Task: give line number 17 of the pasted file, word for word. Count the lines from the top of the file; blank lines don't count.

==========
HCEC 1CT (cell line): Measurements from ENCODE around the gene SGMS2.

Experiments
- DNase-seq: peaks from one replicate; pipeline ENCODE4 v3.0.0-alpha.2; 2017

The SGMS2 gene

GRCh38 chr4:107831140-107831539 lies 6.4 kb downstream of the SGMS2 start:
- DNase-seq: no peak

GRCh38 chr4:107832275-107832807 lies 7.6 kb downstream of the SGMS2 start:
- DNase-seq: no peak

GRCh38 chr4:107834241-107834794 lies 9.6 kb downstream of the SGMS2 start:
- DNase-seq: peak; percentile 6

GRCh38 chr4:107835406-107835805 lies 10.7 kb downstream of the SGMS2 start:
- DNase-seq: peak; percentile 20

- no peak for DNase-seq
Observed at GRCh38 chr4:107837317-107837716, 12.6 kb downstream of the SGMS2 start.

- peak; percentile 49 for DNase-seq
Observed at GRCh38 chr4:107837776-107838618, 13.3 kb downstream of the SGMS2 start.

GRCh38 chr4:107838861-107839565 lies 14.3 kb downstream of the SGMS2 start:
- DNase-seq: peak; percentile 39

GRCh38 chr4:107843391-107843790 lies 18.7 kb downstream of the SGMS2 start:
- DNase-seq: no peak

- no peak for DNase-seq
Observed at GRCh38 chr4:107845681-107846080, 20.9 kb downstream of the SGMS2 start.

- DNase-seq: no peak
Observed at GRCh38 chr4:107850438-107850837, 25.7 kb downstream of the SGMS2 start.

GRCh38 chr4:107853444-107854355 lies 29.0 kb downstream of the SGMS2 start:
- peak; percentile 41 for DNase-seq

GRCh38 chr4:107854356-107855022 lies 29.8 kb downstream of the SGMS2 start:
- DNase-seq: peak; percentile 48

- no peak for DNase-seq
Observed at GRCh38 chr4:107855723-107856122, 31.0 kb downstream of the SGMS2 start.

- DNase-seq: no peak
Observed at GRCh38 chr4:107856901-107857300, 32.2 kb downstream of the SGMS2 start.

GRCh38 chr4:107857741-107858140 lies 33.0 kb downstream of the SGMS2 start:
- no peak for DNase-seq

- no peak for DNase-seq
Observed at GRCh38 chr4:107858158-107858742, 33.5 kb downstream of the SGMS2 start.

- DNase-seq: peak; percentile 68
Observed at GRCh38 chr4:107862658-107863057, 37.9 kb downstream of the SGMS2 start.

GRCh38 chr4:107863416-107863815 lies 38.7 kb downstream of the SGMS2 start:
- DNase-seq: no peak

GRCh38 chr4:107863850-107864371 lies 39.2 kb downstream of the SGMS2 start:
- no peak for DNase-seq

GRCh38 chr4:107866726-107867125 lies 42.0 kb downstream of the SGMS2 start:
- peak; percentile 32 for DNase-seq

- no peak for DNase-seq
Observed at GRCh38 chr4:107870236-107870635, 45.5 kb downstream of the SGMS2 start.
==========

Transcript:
GRCh38 chr4:107838861-107839565 lies 14.3 kb downstream of the SGMS2 start: